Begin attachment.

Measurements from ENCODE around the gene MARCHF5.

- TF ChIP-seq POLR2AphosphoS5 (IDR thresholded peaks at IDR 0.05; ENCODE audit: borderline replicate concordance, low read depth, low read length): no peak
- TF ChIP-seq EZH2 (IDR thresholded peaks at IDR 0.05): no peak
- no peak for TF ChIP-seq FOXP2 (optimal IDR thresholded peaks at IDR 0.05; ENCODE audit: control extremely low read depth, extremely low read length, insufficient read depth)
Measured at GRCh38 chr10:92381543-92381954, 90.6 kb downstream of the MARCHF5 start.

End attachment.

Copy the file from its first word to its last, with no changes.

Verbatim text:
Measurements from ENCODE around the gene MARCHF5.

- TF ChIP-seq POLR2AphosphoS5 (IDR thresholded peaks at IDR 0.05; ENCODE audit: borderline replicate concordance, low read depth, low read length): no peak
- TF ChIP-seq EZH2 (IDR thresholded peaks at IDR 0.05): no peak
- no peak for TF ChIP-seq FOXP2 (optimal IDR thresholded peaks at IDR 0.05; ENCODE audit: control extremely low read depth, extremely low read length, insufficient read depth)
Measured at GRCh38 chr10:92381543-92381954, 90.6 kb downstream of the MARCHF5 start.